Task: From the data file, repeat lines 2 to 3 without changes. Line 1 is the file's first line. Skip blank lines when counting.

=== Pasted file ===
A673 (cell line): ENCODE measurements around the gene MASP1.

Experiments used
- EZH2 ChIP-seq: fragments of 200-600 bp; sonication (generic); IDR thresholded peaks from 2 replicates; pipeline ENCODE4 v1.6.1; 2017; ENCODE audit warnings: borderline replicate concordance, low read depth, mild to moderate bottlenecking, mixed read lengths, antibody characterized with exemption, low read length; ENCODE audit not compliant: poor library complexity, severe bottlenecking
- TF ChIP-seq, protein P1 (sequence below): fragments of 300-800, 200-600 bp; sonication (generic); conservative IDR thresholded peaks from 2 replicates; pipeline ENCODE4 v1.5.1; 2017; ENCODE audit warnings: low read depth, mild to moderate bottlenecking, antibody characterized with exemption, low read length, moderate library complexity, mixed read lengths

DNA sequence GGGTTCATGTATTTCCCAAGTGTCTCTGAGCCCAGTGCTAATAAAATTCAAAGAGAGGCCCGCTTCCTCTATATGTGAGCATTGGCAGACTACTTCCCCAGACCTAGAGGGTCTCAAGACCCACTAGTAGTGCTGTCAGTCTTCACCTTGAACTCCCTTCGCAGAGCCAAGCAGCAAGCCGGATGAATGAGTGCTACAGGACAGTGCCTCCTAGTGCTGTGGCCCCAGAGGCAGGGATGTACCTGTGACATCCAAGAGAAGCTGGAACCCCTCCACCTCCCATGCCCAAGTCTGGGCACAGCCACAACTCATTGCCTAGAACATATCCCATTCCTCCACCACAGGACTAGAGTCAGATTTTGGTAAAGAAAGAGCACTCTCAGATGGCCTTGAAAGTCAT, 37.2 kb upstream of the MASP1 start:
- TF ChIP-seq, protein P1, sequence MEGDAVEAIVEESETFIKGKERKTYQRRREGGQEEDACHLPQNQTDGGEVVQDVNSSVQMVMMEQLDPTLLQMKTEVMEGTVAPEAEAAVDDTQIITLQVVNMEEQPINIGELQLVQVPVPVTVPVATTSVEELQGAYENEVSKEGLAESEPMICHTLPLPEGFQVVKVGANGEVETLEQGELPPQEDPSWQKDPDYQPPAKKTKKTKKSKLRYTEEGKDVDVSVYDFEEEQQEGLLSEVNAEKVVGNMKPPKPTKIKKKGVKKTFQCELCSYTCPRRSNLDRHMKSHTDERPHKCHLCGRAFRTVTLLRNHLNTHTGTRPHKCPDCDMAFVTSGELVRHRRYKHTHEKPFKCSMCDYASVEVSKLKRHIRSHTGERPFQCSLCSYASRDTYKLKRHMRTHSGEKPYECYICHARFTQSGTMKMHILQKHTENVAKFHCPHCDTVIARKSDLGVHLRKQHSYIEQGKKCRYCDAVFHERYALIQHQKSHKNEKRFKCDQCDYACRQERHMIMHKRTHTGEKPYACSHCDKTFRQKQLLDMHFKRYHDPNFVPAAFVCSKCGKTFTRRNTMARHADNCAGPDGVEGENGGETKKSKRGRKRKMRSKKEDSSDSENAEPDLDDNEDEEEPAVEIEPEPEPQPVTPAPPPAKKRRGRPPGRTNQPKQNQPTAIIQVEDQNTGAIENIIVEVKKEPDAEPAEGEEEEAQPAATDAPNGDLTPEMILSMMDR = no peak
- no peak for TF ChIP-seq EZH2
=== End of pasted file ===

Experiments used
- EZH2 ChIP-seq: fragments of 200-600 bp; sonication (generic); IDR thresholded peaks from 2 replicates; pipeline ENCODE4 v1.6.1; 2017; ENCODE audit warnings: borderline replicate concordance, low read depth, mild to moderate bottlenecking, mixed read lengths, antibody characterized with exemption, low read length; ENCODE audit not compliant: poor library complexity, severe bottlenecking